I arrived in Robe early in the evening, and had some dinner with my family before we headed off into town for the first concert. I’ll start by stating publicly that I hated Vanessa Amorosi’s songs, especially Absoloutely Everybody, and, Oh, that’s right, she didn’t have any other songs! So I went into Friday’s gig with not too high expectations. And saw them stripped by her talent. Amorosi was really quite a reasonable singer, performing a whole lot of cover versions: I actually commented (very much tongue-in-cheek) that I didn’t realise I knew so many of her songs.

Anyway, I was quite enjoying her performance, until the encore. She persisted with the flawed concept that has riddled the Australian version of Pop Idol, that dancing around the final note a composer had planned as the finish of their song shows everyone just how talented you are. Like Guy Sebastian did when he butchered just about every song he performed. It just annoys the hell out of me that singers continue to think that this rubbish sounds good. Sure, interpret the song in your own way, but don’t kill the end of the song by over-singing the f•ck out of it. Still, to her credit, Amorosi really only did this with her second last song. Unfortunately, her final song was the annoying song that Mark Holden wrote (is that the right word. Was this really written?) for her all of those years ago. And the f•cking thing stayed in my head all night long!

Saturday looked like it might be a downpour - it actually did rain rather heavily at around 6 am: I don’t normally wake up when the weather’s bad that early, but I did for some reason. Still, it had fined up by the time we made it back into the main street, and we got some lunch (dry old baked potato), and some drinks. Plenty of the new Coopers Lager - it’s really quite nice - and several bottles of varying wines, both red and white.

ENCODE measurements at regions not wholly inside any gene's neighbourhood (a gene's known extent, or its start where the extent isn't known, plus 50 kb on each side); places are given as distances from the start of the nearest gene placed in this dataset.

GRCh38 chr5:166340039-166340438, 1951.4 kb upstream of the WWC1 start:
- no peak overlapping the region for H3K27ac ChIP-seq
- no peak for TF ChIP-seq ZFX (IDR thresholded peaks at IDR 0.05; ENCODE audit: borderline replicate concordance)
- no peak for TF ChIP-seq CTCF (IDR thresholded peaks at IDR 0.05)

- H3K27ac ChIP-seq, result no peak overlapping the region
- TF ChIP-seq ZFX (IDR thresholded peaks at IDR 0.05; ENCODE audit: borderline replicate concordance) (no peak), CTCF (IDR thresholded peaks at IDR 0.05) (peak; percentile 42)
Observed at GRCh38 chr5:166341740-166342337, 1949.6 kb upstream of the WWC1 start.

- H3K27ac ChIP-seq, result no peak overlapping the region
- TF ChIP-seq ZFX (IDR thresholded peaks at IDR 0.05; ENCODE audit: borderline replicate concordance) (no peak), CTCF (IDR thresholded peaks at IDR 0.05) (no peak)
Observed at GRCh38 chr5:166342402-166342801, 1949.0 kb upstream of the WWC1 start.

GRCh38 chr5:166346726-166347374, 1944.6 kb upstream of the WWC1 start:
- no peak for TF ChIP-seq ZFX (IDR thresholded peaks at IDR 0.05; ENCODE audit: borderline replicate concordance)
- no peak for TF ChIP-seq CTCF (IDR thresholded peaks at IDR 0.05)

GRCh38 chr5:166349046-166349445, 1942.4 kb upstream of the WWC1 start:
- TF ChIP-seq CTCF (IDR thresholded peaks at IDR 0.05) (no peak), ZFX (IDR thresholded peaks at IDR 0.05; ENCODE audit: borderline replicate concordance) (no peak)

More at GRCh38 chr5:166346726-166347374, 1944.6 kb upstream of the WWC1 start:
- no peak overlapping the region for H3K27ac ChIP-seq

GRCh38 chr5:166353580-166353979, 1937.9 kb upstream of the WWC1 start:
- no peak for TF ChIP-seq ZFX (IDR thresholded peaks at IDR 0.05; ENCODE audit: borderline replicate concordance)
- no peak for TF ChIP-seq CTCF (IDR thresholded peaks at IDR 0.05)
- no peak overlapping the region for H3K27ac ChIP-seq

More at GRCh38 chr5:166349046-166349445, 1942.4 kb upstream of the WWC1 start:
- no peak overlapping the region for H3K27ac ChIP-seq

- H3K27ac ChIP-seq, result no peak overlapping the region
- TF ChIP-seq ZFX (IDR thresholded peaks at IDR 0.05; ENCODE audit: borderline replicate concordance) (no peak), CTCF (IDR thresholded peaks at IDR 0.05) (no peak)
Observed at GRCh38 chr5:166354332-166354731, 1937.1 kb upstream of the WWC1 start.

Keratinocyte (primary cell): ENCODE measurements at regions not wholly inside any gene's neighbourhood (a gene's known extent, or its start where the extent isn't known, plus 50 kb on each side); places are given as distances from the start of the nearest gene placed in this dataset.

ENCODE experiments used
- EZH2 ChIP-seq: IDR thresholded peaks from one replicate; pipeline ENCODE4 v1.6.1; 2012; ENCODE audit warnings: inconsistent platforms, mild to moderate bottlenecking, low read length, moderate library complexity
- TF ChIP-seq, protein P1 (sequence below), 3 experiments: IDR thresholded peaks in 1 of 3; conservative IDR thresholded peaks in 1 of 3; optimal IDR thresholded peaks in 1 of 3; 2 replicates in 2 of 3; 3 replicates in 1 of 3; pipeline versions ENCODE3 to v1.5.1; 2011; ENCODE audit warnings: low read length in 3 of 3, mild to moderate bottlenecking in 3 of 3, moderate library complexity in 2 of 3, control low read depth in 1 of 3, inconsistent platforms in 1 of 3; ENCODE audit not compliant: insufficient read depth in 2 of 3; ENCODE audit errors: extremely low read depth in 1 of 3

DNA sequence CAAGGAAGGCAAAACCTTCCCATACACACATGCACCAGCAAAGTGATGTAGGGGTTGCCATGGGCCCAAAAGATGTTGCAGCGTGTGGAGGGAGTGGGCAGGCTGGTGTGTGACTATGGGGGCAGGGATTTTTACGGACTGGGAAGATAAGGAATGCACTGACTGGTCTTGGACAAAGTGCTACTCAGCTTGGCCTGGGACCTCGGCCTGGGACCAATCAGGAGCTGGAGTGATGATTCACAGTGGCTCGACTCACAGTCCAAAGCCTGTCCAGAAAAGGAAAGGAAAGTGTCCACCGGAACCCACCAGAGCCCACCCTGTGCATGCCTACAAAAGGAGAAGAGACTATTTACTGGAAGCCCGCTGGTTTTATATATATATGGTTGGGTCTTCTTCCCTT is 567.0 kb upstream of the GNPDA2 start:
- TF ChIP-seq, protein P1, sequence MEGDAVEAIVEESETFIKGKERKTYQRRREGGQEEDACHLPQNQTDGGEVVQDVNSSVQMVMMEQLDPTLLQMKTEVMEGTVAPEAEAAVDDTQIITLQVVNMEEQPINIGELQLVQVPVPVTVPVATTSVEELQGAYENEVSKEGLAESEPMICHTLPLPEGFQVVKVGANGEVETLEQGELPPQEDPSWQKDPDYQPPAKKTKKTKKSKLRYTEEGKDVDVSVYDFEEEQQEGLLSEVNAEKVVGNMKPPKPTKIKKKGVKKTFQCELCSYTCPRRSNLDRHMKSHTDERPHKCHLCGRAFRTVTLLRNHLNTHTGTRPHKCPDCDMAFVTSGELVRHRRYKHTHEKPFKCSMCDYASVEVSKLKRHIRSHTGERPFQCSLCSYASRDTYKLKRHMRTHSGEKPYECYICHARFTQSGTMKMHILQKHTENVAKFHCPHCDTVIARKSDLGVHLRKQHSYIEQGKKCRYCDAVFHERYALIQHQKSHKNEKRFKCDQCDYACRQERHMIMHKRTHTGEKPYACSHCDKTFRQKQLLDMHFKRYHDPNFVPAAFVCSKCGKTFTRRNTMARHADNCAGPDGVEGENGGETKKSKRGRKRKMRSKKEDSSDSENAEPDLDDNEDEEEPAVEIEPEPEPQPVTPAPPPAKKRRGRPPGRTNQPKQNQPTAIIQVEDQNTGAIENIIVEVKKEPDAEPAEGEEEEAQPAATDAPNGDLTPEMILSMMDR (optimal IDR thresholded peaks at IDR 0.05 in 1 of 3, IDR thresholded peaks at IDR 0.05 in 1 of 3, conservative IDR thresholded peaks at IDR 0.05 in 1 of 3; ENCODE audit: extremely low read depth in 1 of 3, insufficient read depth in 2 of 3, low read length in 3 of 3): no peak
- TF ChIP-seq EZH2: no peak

Diesel came on at about 5, and didn’t really do much for me. Don’t get me wrong, he was great as background music, but I didn’t really know that many of his songs. It did give me some time to really load up on the lagers, at least until they ran out. Then it was onto Doctor Tim’s… which someone tells me is just like Pale Ale, but in a can. I didn’t notice the taste.

Barnesy came on sometime around 7:30 - I’d pretty much lost track of time by then. Actually, I recall that it was still light, just. I’d promised Jason I’d get a photo of me and him together, and there were several (rude) text messages about money changing hands. The proof will be in the (faked) pudding, I’ll just leave it at that.

I always say I’m not a big Barnesy fan, but having someone like him, who plays a heap of songs that you knew the words to right throughout your youth means you can really get into it. It always helps when there’s a thing you can relate to in a song (happy hour at one of the two Hotels: the same number that are in Robe…), and when you are surrounded by a throng of people all screaming along at the top of their voices. I loved it. In a different way than I love listening to Beethoven or Mozart, but it was great nonetheless.

The ringing in my ears had subsided by Sunday morning: we had 17 people (including one baby, my gorgeous nephew Jack!) staying in the house, and I made French Toast for all; and by midday we headed back into Robe proper to hear Kate Ceberano. I really dig her as a performer, and was really looking forward to hearing her live.